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Business The Economist

Microsoft struck a partnership with Mistral, a French startup working in artificial intelligence, that will help expand its services in cloud computing. Mistral was founded just a year ago by former researchers at Google and Meta. Its large language model is seen as rivalling GPT-4 in terms of reasoning. GPT-4 has been developed by OpenAI, in which Microsoft owns a 49% stake.

image: The Economist

Nvidia’s share price retained most of the gains it made after its quarterly earnings smashed expectations. Its market value surged by $277bn in a day, the most ever for a company. With a market capitalisation nearing $2trn the maker of high-end chips for AI has become the third-most-valuable American company, after Microsoft and Apple. Nvidia is a rising tide lifting all boats. The S&P 500 hit a new record, as did the Nikkei 225 in Japan and Stoxx Europe 600.

By contrast Alphabet, Google’s parent company, lost $80bn in market value in a day amid the controversy over Google’s Gemini. In overcompensating for diversity the AI model has depicted erroneous woke images of historic figures and at times refused to show images of white people. Examples include black Vikings, an Asian Founding Father of America, a female pope and a Native-American British king. Google has withdrawn the tool to make improvements. Sundar Pichai, Google’s boss, told staff that Gemini had “shown bias” which was “wrong”.

Underlining the shift in market priorities, Apple has reportedly ditched its project to develop an electric car in order to redirect funding towards AI. And heralding a potential shift in the priorities of investors, two big groups of Apple shareholders supported a resolution at its annual general meeting asking the company to disclose its ethical guidelines on AI. The proposal was defeated but was supported by 38% of all shareholders.

Government involvement

America’s Justice Department hired its first chief AI officer. Jonathan Mayer, a computer scientist and lawyer, will advise the department on law enforcement, regulatory and legal issues and help develop an in-house team of experts in the technology.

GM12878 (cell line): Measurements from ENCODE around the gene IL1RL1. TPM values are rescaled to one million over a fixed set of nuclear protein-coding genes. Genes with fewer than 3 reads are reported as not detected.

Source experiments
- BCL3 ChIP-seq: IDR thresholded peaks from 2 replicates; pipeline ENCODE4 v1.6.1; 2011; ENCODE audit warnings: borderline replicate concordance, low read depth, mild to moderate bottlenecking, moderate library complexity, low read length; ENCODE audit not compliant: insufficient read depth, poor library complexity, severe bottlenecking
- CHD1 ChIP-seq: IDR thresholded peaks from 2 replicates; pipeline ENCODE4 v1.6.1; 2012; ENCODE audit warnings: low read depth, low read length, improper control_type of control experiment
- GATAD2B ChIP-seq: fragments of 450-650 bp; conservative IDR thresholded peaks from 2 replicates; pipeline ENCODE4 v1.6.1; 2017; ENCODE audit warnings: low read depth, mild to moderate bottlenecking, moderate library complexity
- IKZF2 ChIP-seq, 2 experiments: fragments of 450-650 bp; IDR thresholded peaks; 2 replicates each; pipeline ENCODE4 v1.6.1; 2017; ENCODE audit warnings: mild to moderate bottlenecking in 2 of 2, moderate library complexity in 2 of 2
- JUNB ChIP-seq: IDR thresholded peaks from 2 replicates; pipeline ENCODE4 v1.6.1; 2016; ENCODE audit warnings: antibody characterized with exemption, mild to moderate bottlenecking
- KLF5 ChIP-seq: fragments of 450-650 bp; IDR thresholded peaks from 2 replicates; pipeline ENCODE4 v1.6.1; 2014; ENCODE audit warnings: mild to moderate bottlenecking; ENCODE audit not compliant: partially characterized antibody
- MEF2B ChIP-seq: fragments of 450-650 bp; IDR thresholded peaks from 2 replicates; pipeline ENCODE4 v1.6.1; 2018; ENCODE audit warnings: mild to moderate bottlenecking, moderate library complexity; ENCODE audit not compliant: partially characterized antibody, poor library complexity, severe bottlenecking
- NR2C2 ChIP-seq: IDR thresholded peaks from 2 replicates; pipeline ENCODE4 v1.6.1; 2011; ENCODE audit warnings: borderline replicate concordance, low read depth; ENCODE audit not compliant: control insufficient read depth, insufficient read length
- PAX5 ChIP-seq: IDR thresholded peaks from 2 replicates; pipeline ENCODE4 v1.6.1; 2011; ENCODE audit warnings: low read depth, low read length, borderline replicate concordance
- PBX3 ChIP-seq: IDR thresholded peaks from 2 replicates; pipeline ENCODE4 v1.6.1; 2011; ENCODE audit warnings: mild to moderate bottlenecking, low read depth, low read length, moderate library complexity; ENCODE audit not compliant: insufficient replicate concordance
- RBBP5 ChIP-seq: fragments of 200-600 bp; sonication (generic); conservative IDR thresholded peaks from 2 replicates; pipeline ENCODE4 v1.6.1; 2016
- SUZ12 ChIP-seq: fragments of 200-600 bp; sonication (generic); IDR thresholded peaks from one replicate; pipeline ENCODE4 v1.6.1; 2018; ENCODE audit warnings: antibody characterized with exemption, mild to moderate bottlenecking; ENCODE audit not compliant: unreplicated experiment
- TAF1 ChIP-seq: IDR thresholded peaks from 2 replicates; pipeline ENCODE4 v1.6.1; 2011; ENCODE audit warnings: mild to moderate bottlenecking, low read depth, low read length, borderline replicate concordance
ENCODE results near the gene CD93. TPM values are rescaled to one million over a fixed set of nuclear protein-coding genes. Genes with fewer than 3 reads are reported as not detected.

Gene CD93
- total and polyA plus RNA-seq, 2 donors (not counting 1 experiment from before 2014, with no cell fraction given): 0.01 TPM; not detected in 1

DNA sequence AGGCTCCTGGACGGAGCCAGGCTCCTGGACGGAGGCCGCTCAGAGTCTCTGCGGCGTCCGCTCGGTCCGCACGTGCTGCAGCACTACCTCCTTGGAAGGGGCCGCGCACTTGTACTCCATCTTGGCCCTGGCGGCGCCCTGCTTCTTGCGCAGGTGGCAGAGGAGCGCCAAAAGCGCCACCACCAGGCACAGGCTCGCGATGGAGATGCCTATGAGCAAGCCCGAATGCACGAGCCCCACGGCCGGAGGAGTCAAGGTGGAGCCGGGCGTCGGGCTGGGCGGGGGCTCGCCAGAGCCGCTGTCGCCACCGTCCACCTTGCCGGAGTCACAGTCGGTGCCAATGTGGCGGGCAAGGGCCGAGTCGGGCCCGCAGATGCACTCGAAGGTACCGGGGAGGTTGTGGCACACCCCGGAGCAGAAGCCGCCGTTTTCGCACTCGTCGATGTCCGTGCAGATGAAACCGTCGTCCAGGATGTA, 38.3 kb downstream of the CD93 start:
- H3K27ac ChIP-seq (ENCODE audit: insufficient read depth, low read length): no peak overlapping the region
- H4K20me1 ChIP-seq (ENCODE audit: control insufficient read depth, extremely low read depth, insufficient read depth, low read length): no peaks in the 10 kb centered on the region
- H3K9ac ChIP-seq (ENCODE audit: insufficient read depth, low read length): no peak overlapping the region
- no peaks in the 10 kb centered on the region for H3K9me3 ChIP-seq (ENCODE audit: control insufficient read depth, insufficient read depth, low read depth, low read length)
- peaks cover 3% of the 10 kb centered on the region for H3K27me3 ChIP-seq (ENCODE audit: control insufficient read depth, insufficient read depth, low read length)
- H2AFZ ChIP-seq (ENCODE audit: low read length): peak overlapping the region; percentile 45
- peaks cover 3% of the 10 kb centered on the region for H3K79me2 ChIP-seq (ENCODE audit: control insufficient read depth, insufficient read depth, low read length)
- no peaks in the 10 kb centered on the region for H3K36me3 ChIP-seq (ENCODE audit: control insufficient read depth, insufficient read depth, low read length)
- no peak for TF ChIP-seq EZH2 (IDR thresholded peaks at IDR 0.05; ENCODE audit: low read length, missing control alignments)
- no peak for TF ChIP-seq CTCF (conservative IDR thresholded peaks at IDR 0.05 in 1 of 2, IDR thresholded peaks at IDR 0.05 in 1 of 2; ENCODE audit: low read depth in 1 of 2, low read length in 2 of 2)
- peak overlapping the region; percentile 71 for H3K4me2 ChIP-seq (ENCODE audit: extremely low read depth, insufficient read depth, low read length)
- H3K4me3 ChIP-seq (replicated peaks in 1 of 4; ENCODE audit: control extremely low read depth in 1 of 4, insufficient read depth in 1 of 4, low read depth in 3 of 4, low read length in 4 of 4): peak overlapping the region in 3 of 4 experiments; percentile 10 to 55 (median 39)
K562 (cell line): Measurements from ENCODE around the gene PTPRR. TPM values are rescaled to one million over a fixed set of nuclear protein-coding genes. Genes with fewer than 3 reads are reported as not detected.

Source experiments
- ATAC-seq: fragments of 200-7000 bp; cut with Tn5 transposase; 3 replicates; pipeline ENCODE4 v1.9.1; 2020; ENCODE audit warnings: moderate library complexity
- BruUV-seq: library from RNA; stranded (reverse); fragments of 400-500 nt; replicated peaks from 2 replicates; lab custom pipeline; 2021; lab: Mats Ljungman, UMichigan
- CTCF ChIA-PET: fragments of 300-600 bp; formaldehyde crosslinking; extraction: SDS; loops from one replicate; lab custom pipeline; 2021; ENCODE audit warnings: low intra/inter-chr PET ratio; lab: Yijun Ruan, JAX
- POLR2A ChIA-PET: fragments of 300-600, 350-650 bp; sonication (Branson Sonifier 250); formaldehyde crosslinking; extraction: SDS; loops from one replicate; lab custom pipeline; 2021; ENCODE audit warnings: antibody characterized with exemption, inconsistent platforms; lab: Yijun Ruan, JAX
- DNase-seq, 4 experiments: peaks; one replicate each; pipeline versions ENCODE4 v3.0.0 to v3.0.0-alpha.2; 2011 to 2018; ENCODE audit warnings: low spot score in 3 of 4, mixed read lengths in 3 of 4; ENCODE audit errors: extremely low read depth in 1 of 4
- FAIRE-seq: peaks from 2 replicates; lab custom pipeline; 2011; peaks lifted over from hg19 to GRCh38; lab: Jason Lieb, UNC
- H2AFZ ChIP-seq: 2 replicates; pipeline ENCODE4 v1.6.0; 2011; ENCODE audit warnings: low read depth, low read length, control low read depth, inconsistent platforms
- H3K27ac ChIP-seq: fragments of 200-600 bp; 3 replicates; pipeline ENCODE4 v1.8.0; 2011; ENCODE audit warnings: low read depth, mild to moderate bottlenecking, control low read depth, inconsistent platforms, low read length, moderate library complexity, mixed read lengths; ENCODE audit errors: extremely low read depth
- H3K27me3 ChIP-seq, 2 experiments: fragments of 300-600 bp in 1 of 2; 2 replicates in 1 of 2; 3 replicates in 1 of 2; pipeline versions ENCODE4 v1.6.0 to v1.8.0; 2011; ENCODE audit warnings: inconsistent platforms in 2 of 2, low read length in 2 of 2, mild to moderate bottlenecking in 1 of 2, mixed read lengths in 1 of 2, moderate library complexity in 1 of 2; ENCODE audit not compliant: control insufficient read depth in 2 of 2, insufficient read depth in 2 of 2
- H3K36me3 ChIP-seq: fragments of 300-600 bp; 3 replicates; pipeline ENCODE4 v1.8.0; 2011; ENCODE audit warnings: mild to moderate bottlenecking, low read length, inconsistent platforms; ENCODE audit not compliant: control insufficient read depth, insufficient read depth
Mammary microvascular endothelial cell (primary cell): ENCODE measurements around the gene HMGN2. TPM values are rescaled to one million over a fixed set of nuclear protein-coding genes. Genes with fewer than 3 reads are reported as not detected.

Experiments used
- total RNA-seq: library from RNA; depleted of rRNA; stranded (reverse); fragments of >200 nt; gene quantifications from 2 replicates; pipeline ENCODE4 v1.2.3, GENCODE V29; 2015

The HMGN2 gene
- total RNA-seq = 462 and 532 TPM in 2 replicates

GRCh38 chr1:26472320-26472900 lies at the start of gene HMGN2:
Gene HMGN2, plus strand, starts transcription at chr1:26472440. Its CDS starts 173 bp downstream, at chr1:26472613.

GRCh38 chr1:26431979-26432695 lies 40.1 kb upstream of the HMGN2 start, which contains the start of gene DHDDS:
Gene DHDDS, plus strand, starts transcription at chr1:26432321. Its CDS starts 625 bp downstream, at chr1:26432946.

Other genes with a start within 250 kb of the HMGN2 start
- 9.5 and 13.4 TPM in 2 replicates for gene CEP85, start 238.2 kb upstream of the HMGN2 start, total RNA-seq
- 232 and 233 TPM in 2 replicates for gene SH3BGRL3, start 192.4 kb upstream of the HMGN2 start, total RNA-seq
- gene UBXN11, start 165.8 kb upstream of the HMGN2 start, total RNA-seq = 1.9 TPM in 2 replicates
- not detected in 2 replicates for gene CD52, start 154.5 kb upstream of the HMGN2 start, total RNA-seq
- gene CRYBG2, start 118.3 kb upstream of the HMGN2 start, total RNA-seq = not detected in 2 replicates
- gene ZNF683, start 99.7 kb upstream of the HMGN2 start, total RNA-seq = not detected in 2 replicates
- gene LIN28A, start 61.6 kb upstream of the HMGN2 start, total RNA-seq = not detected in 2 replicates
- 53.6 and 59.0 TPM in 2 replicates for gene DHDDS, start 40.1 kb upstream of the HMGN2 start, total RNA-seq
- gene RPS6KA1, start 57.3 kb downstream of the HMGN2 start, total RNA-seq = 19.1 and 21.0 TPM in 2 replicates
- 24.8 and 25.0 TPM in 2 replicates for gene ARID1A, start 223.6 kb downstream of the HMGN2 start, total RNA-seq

Japan promised to provide funding for a second factory in the country to be built by TSMC, the world’s biggest chipmaker. TSMC, based in Taiwan, has just opened its first plant in Japan. The Japanese want to bolster their supply chains against possible disruption from China.

The obituaries came thick and fast for Vice Media, after a leaked memo showed that it plans to stop publishing on its website and cut hundreds of jobs. Founded in the 1990s as a hip journalistic brand, Vice’s digital platform was one of the pioneers challenging established media. But digital sales never lived up to their promise. Vice is now looking to distribute its content through those traditional channels.

Disney continued to restructure its business in the face of its proxy battle with Nelson Peltz, an activist investor. The company is merging its division in India into a joint venture with Reliance Industries, which will hold a 63% stake in the new entity. Disney took control of the Star TV network, India’s biggest, in 2019, but it is losing money, increasing its operating loss in Disney’s latest quarter.

Berkshire Hathaway, the holding company for Warren Buffett’s investments, reported an annual operating profit of $37.4bn, up by 21% from 2022 and boosted in part by the performance of its insurance business. But the Sage of Omaha warned that there were only a few companies left to invest in that offered the big gains that Berkshire has enjoyed in the past.

America’s Federal Trade Commission sued to block the $25bn proposed merger of the Kroger and Albertsons supermarket chains, saying the deal would harm workers and lead to higher food prices. Kroger said both it and Albertsons “look forward to litigating this action in court”.

Macy’s announced the closure of 150 stores, about a third of its total, and will renovate its remaining properties, creating smaller shops located away from malls. Tony Spring took over as the retailer’s chief executive in February.

Timed for lunch?

Wendy’s, a fast-food chain, denied reports that it would introduce surge pricing for its menu. Surge pricing is used by Uber and other businesses to raise prices when demand increases at any given time, so customers at Wendy’s would pay more if there was a surge in demand for its Pretzel Baconators. The company said that instead its new digital menu boards would bring in “dynamic pricing”, which is not surge pricing, it insisted, but allows it to display discounts “particularly in the slower times of day”. New technology is increasingly allowing many businesses to adjust their prices in real time to changes in demand.

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